<sql:query var="rs" dataSource="jdbc/TestDB">
select id, foo, bar from testdata

    <title>DB Test</title>


<c:forEach var="row" items="${rs.rows}">
    Foo ${}<br/>
    Bar ${}<br/>


That JSP page makes use of JSTL's SQL and Core taglibs. You can get it from Apache Tomcat Taglibs - Standard Tag Library project — just make sure you get a 1.1.x or later release. Once you have JSTL, copy jstl.jar and standard.jar to your web app's WEB-INF/lib directory.

Finally deploy your web app into $CATALINA_BASE/webapps either as a warfile called DBTest.war or into a sub-directory called DBTest

Once deployed, point a browser at http://localhost:8080/DBTest/test.jsp to view the fruits of your hard work.

Oracle 8i, 9i & 10g

0. Introduction

Oracle requires minimal changes from the MySQL configuration except for the usual gotchas :-)

Drivers for older Oracle versions may be distributed as *.zip files rather than *.jar files. Tomcat will only use *.jar files installed in $CATALINA_HOME/lib. Therefore or will need to be renamed with a .jar extension. Since jarfiles are zipfiles, there is no need to unzip and jar these files - a simple rename will suffice.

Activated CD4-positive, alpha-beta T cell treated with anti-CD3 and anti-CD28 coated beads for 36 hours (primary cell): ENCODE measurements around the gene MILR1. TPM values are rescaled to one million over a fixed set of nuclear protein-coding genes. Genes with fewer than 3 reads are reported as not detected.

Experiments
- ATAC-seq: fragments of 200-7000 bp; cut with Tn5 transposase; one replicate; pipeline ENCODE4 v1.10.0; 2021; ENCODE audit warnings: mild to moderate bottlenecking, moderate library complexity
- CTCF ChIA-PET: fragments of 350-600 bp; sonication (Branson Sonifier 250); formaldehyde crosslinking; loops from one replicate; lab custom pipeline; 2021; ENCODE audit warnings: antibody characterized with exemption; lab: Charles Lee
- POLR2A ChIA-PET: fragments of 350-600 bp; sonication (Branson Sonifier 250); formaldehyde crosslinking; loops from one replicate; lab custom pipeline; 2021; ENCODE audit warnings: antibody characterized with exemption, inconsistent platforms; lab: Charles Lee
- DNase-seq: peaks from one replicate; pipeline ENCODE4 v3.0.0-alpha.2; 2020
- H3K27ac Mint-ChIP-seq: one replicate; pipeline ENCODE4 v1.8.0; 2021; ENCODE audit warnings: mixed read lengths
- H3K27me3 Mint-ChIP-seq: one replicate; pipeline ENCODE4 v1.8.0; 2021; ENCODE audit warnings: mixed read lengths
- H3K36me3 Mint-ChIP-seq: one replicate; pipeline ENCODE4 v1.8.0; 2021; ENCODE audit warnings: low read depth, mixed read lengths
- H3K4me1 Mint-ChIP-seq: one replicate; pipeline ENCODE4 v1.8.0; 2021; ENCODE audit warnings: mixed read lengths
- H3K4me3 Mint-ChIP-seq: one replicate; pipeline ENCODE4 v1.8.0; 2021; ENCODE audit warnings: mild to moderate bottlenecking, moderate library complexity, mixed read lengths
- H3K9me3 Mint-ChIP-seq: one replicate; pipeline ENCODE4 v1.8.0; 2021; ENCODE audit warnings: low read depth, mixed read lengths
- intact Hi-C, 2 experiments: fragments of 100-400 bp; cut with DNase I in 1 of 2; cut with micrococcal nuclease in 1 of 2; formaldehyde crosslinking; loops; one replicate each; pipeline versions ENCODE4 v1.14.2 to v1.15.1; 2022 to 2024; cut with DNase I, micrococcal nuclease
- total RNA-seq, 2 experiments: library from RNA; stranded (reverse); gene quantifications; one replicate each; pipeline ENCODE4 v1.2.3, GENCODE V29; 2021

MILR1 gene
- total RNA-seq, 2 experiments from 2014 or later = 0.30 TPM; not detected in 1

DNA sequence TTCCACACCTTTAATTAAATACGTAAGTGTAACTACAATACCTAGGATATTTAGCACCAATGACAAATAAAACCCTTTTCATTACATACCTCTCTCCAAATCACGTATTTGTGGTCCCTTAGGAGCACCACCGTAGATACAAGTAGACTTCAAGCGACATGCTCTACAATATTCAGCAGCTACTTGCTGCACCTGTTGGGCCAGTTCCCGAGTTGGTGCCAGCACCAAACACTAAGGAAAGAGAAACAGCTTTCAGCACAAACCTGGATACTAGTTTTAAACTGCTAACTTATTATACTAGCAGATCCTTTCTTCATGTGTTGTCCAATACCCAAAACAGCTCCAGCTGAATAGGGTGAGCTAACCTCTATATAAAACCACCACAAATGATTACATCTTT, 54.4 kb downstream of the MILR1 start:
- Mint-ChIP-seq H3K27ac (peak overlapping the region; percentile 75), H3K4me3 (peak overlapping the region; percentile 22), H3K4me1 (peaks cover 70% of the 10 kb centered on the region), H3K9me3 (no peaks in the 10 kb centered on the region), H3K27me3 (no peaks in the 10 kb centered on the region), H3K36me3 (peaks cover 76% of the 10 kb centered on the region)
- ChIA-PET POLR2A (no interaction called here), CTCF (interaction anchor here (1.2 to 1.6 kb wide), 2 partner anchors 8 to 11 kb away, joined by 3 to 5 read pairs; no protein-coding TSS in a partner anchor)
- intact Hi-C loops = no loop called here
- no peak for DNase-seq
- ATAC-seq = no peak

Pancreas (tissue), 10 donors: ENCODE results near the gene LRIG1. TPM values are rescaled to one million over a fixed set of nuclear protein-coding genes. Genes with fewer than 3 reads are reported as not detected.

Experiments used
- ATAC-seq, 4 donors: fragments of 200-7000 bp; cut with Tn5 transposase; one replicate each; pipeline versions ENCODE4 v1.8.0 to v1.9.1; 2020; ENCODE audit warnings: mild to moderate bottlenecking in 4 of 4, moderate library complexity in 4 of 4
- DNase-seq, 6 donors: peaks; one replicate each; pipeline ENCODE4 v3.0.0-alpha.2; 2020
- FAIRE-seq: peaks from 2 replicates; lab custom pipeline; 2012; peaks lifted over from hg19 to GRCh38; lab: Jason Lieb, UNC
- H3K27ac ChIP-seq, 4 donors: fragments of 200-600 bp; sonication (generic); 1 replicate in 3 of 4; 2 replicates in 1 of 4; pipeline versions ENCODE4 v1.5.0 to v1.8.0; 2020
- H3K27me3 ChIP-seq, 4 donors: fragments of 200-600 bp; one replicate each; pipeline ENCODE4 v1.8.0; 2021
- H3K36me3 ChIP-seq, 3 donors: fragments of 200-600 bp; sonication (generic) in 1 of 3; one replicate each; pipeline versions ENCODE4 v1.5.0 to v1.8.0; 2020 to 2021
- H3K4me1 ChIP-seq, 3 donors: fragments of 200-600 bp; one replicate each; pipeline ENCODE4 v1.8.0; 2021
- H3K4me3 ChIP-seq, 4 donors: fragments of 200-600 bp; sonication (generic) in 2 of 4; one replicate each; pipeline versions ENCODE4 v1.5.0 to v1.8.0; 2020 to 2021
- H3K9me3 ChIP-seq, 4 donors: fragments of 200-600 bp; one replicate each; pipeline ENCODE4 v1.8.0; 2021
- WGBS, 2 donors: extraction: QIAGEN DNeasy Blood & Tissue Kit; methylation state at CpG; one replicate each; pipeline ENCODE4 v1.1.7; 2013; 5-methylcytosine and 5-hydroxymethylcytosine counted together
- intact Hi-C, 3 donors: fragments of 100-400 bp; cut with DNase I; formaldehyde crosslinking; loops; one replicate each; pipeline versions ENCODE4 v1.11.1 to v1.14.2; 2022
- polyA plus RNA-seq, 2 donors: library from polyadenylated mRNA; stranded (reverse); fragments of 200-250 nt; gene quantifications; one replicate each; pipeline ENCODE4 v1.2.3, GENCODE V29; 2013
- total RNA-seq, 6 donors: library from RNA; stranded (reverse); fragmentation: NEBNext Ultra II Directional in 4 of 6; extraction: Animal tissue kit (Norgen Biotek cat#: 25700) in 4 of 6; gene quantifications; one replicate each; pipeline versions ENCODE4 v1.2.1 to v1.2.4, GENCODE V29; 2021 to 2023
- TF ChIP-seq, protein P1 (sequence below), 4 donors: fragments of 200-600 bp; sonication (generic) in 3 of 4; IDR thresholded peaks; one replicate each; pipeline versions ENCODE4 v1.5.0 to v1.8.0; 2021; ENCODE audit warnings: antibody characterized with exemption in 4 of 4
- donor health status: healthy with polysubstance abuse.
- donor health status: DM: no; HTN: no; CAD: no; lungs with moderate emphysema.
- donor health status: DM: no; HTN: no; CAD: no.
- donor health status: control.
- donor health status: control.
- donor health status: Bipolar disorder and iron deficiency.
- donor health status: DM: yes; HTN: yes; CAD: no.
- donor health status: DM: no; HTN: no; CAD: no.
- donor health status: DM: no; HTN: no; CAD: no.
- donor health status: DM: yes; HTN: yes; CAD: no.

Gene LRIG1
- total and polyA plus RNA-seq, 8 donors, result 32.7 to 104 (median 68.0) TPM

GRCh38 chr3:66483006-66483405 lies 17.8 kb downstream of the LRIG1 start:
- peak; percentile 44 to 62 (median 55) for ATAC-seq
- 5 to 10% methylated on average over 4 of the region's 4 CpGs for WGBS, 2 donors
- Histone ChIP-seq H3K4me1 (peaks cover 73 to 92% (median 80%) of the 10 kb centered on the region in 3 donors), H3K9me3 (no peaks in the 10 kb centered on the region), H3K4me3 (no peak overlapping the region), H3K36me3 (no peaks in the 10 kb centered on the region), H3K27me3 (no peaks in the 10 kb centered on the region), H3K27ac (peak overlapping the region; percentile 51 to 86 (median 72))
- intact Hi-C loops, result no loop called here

For Oracle 9i onwards you should use oracle.jdbc.OracleDriver rather than oracle.jdbc.driver.OracleDriver as Oracle have stated that oracle.jdbc.driver.OracleDriver is deprecated and support for this driver class will be discontinued in the next major release.

1. Context configuration

In a similar manner to the mysql config above, you will need to define your Datasource in your Context. Here we define a Datasource called myoracle using the thin driver to connect as user scott, password tiger to the sid called mysid. (Note: with the thin driver this sid is not the same as the tnsname). The schema used will be the default schema for the user scott.

Use of the OCI driver should simply involve a changing thin to oci in the URL string.

<Resource name="jdbc/myoracle" auth="Container"
              type="javax.sql.DataSource" driverClassName="oracle.jdbc.OracleDriver"
              username="scott" password="tiger" maxActive="20" maxIdle="10"

2. web.xml configuration